Increasing ubanisation and industrialisation are widening the rift between demand for and supply of water

Urban Bangladesh faces a huge water crisis. Groundwater tables are falling rapidly, centuries-old urban water bodies have disappeared or severely polluted and urban floods are a regular occurrence in the rainy season in many cities. In addition to water scarcity, water quality of major rivers and canals is under threat.

Restoring traditional water structures hold key to making the region water secure.
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Call it the fallout of rapid urbanisation or plain negligence of the authorities, groundwater in Dhaka is sinking at an alarming rate. According to a study by the Institute of Water Modelling in Dhaka in 2009, groundwater in the city is going down three metres every year. It has sunk by 50 metres in the past four decades and is at over 60 metres below the ground.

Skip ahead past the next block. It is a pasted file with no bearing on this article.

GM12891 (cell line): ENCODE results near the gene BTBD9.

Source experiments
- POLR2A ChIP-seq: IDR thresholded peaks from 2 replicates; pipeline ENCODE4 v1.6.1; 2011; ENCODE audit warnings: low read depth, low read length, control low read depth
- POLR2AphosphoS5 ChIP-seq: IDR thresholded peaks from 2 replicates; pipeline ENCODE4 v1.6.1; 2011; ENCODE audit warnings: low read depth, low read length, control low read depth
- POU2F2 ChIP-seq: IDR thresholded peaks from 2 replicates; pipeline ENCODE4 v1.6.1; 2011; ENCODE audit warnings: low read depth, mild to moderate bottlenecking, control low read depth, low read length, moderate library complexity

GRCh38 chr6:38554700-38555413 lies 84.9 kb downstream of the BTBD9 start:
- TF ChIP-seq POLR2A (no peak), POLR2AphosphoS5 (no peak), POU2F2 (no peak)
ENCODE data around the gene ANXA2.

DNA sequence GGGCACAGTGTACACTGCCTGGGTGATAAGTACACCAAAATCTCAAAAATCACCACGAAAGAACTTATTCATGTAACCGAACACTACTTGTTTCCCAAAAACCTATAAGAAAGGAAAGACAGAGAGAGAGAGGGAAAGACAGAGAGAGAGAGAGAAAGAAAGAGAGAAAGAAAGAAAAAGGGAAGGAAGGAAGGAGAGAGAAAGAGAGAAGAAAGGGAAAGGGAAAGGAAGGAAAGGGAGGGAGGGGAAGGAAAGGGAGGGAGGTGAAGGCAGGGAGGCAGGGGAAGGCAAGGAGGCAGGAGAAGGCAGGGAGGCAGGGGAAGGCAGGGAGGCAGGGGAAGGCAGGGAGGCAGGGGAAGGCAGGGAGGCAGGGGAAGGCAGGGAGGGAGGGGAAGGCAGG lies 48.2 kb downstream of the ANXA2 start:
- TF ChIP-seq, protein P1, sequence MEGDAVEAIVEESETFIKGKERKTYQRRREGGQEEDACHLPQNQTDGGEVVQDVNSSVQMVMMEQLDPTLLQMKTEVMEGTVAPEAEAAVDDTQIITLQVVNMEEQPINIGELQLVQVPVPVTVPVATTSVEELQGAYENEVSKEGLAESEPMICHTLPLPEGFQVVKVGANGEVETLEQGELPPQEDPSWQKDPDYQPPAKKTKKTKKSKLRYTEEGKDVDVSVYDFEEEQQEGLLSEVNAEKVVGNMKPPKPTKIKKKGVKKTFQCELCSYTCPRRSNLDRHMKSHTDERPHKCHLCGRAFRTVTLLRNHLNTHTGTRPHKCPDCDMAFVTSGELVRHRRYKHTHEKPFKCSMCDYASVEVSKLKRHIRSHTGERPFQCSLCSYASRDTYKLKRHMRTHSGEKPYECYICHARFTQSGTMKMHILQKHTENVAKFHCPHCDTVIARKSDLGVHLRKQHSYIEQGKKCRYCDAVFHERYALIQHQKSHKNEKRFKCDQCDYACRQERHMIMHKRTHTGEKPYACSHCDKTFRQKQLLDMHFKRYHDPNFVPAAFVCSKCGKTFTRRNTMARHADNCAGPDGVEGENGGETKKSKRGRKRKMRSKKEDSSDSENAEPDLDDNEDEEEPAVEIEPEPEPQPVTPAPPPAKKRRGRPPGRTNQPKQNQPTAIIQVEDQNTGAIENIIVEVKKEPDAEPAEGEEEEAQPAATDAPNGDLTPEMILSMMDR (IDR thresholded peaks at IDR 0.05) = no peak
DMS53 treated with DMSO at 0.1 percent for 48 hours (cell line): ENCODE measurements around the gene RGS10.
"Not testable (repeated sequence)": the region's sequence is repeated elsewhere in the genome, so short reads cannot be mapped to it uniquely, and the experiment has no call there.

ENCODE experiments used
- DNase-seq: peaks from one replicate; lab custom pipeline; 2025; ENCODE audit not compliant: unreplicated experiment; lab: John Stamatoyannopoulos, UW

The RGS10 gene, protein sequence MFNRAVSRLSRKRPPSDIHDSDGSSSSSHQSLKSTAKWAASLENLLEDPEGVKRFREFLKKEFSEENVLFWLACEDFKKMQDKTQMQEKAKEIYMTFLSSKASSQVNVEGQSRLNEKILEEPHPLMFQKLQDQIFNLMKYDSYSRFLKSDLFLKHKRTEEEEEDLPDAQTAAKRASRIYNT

Delhi government makes a lake and a marshland disappear the Delhi government appears to be determined to construct buildings on lakes instead of restoring them. On August 17, the government filed an affidavit in the Delhi High Court saying the Mayapuri lake and Jehangirpuri marshland are not waterbodies and can be used for development activity. The affidavit was filed in connection

A self sustained housing society, undaunted by water scarcity Come summer, several posh housing societies along Bengaluru

SC mining ban alone won

Tourism is priority; not ecology as the Rajasthan government prepares to award contracts for restoring Pichola lake near Udaipur